Effectively Disables Nerve Pain
Radiofrequency ablation has been used for many years to provide long-term relief for patients with predominantly neck, thoracic and low back pain of facet origin. Radiofrequency ablation applies heat to disable nerves.
What Causes the Need for Radiofrequency Ablation?
The facet joints are the joints in the spine that are the contact points between the vertebral bodies or bones of the spine. These joints can be injured in work-related incidents, motor vehicle accidents, everyday activities, or they can be affected by the natural aging process. The pain from these joints can cause, for example, back pain that radiates down the back of the legs to the knees. The pain usually worsens with back extension, or bending backward to look up at the sky.
How is Radiofrequency Ablation Done?
Prior to radiofrequency ablation, a test injection or injections – known as a facet nerve or medial branch block – must be performed to isolate the nerves that supply the facet joints with local anesthesia:
- The patient is brought into the procedure or operating room and, after very light sedation, needles are gently inserted into these small facet nerves, and local anesthetic – with or without a small amount of steroid – is injected. (These nerves are not involved in sensation or motor function in the arms or legs.)
- Then, throughout the day, the patient keeps a diary of his or her pain. If there is a significant drop in pain – which is due to the temporary local anesthetic effect – the patient is considered to be a potential candidate for radiofrequency ablation.
Radiofrequency ablation is performed much like the medial branch block, but there are some differences:
- This procedure is done with very light sedation after applying generous local anesthesia to the neck, mid or low back. The radiofrequency needles are inserted into the target areas and then there is a testing phase to make sure the needles are not near motor nerves and potentially sensory nerves.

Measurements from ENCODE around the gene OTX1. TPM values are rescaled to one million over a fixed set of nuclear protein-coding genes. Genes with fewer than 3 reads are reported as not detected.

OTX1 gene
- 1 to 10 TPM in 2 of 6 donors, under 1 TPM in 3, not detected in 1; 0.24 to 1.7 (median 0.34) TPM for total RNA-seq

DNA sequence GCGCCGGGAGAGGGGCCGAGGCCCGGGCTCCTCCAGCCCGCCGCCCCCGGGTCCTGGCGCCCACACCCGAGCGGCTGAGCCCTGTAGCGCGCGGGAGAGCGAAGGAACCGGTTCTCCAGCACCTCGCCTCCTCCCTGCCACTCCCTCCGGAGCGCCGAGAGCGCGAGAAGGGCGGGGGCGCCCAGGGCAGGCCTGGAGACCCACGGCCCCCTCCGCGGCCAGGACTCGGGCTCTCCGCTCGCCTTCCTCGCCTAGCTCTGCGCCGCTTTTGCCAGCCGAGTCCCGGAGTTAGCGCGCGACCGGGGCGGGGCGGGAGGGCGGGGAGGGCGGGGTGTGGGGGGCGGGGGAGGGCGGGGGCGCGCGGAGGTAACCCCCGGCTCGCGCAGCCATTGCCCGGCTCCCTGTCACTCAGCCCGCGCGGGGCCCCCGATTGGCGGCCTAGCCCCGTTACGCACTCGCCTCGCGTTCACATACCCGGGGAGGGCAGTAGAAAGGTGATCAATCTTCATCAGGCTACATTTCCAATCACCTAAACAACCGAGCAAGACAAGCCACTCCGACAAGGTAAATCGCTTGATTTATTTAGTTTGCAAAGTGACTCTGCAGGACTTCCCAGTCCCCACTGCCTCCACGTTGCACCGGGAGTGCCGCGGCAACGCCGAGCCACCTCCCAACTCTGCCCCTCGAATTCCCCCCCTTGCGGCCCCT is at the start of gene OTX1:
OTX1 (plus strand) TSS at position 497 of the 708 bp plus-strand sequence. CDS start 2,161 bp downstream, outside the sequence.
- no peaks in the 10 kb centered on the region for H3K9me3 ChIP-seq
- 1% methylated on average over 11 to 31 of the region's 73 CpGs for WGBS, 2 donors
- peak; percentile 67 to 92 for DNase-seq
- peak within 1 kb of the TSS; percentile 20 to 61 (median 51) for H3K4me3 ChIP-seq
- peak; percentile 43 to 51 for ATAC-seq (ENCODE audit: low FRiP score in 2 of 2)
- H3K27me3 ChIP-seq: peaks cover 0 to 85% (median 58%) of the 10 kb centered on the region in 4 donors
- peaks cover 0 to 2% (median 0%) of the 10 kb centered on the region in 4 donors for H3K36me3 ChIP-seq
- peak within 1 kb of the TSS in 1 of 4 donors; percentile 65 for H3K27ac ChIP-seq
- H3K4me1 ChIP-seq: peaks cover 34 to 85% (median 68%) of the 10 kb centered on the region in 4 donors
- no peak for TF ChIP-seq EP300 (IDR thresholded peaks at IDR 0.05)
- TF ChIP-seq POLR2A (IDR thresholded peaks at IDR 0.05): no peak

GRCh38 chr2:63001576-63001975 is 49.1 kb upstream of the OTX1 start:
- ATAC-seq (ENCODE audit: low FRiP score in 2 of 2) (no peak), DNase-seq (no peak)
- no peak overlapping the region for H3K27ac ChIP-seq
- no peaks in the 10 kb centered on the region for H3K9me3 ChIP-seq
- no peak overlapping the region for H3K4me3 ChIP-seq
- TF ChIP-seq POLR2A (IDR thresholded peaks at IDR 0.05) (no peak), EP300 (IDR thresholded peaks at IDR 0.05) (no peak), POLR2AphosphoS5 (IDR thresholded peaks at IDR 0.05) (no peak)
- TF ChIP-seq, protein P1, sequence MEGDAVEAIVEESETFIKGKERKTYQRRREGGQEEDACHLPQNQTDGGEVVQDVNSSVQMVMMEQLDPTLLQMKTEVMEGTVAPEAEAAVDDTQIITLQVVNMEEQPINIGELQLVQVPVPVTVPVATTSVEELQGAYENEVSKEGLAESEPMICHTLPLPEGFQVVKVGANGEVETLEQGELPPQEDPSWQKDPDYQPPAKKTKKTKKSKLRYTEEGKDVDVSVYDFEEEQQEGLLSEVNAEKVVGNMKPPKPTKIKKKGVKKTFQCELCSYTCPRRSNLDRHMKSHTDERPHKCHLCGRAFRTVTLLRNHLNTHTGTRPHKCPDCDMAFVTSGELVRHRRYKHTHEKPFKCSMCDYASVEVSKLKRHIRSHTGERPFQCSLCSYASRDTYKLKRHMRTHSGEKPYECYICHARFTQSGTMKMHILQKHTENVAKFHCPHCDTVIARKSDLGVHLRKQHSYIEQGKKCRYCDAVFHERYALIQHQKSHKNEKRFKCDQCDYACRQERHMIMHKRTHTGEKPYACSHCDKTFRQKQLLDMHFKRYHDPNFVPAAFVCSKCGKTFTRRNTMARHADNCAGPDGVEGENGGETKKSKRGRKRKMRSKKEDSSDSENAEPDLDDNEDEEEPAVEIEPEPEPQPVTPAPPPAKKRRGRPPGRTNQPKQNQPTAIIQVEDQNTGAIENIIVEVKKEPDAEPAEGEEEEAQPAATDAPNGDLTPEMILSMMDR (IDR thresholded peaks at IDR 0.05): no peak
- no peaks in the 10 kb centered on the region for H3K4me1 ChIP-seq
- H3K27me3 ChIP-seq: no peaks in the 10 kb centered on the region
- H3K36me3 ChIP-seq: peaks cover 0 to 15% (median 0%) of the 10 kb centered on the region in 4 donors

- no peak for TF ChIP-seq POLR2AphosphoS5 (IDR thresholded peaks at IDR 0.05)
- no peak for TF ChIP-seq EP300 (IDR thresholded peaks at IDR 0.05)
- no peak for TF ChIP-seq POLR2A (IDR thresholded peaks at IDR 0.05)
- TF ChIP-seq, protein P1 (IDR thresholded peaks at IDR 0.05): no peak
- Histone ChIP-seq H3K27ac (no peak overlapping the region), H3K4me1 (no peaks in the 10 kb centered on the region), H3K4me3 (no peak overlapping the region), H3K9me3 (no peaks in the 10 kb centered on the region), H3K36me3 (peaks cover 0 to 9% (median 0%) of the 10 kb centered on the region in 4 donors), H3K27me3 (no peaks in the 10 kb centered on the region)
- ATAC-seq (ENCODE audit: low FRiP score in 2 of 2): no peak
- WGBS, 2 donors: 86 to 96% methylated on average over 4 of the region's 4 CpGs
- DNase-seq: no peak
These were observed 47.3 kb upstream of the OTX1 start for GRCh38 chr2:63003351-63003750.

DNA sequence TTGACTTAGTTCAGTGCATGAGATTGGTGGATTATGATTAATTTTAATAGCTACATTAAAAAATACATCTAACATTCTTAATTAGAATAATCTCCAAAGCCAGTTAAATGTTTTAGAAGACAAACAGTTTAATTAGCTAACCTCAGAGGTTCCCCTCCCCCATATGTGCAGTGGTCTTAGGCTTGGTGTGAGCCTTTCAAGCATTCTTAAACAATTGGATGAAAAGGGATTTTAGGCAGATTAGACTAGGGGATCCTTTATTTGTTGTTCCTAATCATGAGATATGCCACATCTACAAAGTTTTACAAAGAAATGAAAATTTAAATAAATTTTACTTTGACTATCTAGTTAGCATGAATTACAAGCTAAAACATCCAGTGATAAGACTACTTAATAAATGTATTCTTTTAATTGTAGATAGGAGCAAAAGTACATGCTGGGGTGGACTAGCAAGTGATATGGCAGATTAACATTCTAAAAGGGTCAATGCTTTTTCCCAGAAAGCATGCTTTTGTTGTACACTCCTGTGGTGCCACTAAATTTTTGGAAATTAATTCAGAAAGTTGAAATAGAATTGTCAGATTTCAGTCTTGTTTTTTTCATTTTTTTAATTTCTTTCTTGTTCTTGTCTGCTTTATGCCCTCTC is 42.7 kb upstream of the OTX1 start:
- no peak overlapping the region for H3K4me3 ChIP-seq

- Once the doctor is satisfied with the needle placement on x-ray and by testing the nerves, the radiofrequency procedure is carried out.
- Deeper sedation is given to the patient before the radiofrequency ablation. The radiofrequency ablation portion of the procedure usually takes 6-8 minutes. The entire procedure takes usually 20-30 minutes.
What Happens Afterward?
The patient goes home. For a small percentage of patients, the procedure might actually aggravate their pain for several weeks. This is not a common occurrence. Also, in the area where the procedure was performed, numbness might be experienced, and it could last for several weeks or longer.
How Long Does Pain Relief Last?
The radiofrequency ablation can help relieve pain anywhere from 3-18 months.
Please feel free to contact us at New Jersey Pain Care Specialists to discuss any questions or concerns you may have about your own situation. Dr. Bram and staff will give you the time and attention to properly understand and accurately diagnose your condition, and to recommend the most advanced, non-invasive, effective and efficient treatment to eliminate or relieve your pain.